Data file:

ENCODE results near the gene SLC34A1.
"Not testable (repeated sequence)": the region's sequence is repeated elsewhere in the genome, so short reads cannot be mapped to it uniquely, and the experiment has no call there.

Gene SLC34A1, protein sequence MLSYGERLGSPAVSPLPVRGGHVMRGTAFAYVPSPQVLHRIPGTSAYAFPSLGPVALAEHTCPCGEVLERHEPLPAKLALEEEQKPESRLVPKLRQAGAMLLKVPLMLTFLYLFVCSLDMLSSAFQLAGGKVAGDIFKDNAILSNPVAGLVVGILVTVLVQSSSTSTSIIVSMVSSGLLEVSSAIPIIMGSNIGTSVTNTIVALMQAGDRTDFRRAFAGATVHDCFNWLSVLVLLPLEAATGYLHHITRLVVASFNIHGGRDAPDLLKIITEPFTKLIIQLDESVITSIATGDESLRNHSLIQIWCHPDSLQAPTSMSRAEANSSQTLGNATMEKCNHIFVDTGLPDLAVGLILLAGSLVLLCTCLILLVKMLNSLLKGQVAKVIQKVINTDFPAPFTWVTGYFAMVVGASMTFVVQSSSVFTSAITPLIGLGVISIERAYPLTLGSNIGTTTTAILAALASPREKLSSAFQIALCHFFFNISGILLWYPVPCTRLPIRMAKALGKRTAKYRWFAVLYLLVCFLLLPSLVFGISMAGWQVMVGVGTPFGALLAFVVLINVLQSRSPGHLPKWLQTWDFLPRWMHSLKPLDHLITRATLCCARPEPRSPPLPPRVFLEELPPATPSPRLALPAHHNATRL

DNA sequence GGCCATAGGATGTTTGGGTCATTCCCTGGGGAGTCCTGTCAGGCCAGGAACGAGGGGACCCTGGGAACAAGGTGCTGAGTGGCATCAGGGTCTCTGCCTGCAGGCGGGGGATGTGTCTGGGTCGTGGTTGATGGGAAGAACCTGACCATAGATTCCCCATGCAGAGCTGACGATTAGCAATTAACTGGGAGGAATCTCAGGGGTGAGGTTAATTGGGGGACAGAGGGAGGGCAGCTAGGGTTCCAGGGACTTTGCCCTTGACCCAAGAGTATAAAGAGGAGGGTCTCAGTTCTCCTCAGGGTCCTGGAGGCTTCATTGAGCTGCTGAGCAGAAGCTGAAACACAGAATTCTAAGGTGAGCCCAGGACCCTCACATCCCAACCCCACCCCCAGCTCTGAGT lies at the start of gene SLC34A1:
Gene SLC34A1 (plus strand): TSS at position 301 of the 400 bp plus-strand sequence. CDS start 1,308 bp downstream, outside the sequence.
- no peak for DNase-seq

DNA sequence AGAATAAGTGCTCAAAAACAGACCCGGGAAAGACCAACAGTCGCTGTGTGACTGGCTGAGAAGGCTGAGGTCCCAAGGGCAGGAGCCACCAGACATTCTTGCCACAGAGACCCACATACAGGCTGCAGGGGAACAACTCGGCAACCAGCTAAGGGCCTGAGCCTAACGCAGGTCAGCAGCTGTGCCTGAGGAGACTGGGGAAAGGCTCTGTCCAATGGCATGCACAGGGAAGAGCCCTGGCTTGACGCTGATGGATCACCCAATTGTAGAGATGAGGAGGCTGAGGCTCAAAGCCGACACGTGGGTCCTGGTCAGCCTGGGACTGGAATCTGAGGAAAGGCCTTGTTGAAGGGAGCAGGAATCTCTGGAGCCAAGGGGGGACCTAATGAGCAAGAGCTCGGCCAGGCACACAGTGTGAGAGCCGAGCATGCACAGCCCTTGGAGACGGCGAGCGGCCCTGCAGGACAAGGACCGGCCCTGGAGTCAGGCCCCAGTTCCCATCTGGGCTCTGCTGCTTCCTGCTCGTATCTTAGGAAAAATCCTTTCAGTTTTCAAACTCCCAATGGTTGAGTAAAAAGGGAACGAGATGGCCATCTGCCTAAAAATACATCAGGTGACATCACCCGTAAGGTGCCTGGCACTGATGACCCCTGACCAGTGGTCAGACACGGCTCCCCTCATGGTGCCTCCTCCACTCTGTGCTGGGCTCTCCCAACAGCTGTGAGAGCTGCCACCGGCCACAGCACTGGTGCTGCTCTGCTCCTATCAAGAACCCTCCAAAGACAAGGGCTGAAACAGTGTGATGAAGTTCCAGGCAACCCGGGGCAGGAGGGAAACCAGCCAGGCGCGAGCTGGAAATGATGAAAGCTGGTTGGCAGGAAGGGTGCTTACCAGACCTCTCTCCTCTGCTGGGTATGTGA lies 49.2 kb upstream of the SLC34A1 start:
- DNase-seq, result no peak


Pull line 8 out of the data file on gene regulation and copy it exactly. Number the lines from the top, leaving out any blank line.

- DNase-seq, result no peak